They say that there are matters of faith, and matters of science.  Science necessarily involves skepticism.  Tenants, or theories, of science have to be tested.  It is healthy and ultimately productive to dispute well-accepted theories.

Why, then is so much faith given to the theories circulating now?  If one part of a theory is proven correct, why do we so unconditionally accept the whole package that comes with it?

Here are some cultural cows that I struggle with.


A few years ago, there was much talk of global warming.  A number of scientists and would-be scientists were glibly saying that ozone depletion was causing this warming, and they went on to closely predict how and when the earth’s current cities would be overtaken by water.

Since then, the conversation has gone to the vaguer term of Climate Change.

It’s clear that climate exchange exists.  Throughout the earth’s long history, the climate has warmed and cooled numerous times.  What we do not know is the extent to which humans contribute to the current climate change.

Nevertheless, we do know that our recklessness and greed are adversely affecting the planet, and compromising its future.  Environmental protections are needed.  The Environmental Protection Agency should remain in full force.


This has become the coverall diagnosis for any child not performing up to social expectations.  The reality is that the very existence of ADD is disputed in the scientific community.

It’s clear that the symptoms of this so-called disorder do exist.  But they can come from a wide variety of different sources.  Persons with serious mental illnesses now go undetected for years because they’ve been misdiagnosed with ADD or ADHD.

Yet the doctors will quickly prescribe Adderall or another widely used drug.
These drugs are now prescribed simply to enhance academic performance, a practice causing long-lasting addictions.

This medical sloppiness will go down in the Hall of Shame with the 18th century practice of bloodletting.


While certain religious groups will argue that dinosaurs never existed, proof of evolution is everywhere.  We have witnessed evolution occurring in our brief human history: the evolution of horses from dog-sized beings to magnificent creatures, and the evolution of dogs from wolves.  Even within our lifetimes, over the last century, we’ve seen the further evolution of humans into taller and longer-living creatures.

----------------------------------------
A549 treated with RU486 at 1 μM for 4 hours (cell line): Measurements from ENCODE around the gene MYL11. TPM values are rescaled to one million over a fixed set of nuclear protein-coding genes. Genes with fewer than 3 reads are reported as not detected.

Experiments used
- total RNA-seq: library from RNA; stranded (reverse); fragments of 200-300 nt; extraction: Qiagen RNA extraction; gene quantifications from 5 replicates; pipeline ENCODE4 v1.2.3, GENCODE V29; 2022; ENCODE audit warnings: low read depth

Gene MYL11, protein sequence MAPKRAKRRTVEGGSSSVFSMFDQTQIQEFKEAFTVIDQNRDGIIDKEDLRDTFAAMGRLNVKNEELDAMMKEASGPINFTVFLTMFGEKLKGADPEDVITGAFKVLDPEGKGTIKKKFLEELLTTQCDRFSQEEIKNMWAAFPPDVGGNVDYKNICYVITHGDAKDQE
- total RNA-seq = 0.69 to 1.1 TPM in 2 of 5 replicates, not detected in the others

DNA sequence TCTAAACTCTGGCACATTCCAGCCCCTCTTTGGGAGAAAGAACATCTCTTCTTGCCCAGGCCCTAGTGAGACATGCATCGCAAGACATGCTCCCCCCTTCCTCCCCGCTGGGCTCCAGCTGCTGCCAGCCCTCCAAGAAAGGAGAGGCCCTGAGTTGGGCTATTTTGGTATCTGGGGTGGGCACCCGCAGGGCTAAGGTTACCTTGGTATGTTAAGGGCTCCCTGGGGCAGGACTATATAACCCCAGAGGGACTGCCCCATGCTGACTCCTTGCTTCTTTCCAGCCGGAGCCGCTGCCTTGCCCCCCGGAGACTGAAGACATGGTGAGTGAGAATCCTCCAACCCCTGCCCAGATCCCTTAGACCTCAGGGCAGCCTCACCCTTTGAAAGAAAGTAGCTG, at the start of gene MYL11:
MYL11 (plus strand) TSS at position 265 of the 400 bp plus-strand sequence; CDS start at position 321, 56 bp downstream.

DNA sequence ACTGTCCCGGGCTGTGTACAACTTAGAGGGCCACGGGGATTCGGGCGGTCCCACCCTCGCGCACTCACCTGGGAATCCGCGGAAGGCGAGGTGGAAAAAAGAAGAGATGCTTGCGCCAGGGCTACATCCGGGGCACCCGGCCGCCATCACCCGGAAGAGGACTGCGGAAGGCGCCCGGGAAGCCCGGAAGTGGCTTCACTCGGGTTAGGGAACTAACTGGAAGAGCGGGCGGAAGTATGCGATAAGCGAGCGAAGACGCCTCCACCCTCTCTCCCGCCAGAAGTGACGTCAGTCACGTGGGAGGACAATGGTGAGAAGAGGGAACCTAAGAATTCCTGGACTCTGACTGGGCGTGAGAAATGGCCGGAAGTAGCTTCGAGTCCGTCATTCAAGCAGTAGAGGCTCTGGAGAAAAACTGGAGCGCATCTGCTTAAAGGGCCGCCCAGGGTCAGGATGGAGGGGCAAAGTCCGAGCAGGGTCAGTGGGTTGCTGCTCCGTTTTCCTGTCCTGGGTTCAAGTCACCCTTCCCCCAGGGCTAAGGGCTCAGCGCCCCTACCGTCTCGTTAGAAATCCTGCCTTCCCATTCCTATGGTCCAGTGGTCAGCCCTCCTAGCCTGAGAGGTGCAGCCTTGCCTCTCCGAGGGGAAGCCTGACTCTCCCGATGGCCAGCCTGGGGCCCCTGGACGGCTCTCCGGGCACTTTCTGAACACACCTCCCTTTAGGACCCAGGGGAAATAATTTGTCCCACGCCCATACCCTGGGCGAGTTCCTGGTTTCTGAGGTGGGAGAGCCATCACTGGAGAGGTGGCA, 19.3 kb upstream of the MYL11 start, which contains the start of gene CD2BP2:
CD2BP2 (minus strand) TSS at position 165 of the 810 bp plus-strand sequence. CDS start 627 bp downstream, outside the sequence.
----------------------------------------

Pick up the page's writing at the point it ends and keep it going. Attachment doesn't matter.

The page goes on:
We still don’t know, however, how exactly evolution occurred, and there is still considerable room for interpretation.  The evolutionary theory of random selection suggested by some biologists is an interpretation I’ve never bought into.


The reality is that dinosaurs did not quite go extinct.  Some evolved into other creatures such as mammals.  And dinosaurs have down into our world in the birds that surround us everywhere.  The robins and cardinals that serenade us from the trees and ledges near our windows boast the bright plumage, quick movements and lilting songs developed by late dinosaurs.

The giant creatures of the Jurassic period did, of course, become extinct.  But there is still not enough information for us to believe the theory pushed at us by large cliques of scientists: that the dinosaurs perished from an asteroid hitting the earth.

We still have viable alternate theories.  It’s highly possible that the mass extinction was caused by disease.  Or by a significant decline in the once-abundant food supply.  It’s significant to me that Robert Bakker, the bearded cowboy who revolutionized paleontology, disputes the asteroid theory.

Why cover our ignorance in the unconditional acceptance of the hypotheses in circulation?


So I have spent my entire life throwing dirt at the otherwise uncontested cultural cows.  All of which has led me to be considered a crank, and one relegated to the margins of society.

Looking back on my childhood, it was only natural that I would not do well in school, or that I would be considered an annoyance by my teachers.  It’s a wonder I wasn’t thrown out.

About jalesy55

Charles Lupia is a playwright, freelance writer and lawyer. His blogs cover a range of topics, from politics to entertainment.
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